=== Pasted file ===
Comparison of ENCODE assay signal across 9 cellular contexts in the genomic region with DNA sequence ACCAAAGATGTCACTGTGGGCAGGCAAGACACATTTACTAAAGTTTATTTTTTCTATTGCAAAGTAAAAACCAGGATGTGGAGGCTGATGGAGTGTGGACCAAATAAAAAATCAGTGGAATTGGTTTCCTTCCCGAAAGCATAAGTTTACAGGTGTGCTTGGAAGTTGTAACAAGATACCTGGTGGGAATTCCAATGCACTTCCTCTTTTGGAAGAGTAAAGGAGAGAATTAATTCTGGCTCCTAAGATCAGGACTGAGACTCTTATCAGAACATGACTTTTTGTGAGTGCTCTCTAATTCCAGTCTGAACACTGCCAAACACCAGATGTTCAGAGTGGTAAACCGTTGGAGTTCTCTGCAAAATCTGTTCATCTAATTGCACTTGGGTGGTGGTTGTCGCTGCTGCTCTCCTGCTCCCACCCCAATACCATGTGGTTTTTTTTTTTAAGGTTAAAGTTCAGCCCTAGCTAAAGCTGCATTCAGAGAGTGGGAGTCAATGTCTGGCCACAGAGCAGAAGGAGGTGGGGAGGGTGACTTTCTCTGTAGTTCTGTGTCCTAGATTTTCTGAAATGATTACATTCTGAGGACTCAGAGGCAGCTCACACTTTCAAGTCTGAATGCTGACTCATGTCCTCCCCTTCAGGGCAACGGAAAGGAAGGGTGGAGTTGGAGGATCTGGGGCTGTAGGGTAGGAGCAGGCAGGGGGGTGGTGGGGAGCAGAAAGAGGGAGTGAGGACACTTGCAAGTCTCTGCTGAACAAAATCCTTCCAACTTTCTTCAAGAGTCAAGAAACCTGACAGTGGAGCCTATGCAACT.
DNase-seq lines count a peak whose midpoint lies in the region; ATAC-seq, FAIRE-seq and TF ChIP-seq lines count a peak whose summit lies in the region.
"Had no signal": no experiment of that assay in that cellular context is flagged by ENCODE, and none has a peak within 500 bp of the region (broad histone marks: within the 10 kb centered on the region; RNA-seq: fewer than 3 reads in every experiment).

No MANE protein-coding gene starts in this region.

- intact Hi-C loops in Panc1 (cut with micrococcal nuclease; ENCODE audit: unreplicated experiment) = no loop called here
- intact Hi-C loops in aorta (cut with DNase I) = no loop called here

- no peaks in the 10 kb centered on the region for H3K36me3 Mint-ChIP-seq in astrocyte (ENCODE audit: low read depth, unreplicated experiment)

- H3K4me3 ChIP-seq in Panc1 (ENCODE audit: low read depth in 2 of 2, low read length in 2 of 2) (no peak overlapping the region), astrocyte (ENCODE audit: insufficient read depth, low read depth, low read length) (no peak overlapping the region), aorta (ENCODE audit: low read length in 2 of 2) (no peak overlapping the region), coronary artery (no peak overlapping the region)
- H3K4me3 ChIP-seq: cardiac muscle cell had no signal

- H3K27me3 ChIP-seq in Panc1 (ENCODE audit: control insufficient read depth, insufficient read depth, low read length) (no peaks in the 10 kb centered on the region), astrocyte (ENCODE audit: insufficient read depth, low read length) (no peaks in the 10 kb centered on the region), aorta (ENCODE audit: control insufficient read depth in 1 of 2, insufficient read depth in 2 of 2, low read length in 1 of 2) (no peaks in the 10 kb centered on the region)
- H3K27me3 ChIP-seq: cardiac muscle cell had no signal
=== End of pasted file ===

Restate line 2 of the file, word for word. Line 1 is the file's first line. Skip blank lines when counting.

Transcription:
DNase-seq lines count a peak whose midpoint lies in the region; ATAC-seq, FAIRE-seq and TF ChIP-seq lines count a peak whose summit lies in the region.